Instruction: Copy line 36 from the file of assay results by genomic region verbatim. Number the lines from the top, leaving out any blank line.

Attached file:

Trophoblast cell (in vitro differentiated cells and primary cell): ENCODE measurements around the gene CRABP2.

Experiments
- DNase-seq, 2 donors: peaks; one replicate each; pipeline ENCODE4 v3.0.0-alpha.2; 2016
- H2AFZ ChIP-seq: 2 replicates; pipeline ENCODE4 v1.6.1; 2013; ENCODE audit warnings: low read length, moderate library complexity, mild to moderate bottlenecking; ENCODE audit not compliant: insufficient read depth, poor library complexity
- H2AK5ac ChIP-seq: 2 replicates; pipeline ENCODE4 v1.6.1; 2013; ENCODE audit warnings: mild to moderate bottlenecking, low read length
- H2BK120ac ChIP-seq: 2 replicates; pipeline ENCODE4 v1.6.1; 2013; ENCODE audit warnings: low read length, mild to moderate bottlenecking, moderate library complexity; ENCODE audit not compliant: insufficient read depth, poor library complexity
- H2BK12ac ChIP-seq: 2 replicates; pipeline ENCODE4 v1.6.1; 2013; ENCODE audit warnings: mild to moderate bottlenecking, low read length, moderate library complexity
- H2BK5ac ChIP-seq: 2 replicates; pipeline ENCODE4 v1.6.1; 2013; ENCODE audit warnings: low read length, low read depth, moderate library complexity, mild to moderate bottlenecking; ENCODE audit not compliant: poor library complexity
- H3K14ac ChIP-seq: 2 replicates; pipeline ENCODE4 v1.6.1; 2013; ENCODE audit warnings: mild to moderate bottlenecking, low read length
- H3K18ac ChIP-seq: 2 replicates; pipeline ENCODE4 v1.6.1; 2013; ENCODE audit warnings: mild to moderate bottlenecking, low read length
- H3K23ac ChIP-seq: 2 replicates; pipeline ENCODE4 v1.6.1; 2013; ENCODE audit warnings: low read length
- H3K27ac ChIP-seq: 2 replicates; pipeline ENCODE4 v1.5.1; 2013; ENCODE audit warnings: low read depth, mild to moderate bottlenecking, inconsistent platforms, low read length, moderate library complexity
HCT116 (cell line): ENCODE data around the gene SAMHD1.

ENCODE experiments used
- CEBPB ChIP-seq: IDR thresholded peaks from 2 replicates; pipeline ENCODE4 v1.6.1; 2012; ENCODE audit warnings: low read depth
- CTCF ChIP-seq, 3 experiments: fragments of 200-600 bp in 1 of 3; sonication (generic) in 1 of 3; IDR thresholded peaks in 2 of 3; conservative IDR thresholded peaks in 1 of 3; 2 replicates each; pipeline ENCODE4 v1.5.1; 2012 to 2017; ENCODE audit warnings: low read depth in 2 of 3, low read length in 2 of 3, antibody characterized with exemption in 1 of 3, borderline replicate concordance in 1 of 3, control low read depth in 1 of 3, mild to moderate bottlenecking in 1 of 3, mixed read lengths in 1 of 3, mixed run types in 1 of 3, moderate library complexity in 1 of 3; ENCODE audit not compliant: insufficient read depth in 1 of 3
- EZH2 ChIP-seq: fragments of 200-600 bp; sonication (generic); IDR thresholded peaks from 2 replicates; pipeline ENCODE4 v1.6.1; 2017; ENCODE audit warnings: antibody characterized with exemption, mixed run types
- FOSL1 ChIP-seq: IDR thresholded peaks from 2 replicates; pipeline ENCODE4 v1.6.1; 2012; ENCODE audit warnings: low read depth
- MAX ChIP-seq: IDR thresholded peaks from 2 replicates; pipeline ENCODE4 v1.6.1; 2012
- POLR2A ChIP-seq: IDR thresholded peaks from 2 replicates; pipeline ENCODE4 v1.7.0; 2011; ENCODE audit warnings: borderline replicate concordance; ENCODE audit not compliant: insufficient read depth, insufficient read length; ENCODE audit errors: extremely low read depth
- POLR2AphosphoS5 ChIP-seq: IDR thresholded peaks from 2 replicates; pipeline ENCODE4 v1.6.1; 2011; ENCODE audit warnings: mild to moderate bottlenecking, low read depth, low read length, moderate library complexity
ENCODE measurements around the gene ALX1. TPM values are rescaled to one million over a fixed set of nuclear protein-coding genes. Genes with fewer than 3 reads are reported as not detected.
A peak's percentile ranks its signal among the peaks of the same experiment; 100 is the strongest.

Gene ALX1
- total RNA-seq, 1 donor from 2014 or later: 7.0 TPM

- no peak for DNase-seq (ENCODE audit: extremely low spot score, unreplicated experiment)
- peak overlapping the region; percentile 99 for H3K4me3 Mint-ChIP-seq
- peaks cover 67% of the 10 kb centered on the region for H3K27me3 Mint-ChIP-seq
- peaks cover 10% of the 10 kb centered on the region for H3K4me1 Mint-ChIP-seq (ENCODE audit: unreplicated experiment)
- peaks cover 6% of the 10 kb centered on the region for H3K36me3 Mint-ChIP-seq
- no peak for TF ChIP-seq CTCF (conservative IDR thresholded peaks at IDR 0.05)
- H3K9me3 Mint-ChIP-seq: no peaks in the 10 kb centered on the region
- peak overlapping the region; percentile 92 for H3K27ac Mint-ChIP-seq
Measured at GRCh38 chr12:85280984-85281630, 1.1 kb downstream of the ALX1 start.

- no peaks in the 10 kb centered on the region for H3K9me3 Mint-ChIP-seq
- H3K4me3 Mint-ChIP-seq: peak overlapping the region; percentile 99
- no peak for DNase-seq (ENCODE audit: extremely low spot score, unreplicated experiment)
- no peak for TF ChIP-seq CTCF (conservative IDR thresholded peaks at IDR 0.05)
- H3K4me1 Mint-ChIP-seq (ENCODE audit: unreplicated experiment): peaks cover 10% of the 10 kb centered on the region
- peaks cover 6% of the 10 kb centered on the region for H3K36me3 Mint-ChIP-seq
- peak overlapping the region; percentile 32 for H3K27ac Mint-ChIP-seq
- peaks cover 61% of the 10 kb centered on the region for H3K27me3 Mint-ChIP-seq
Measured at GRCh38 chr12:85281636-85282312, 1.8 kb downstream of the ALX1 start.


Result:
- H3K4me3 Mint-ChIP-seq: peak overlapping the region; percentile 99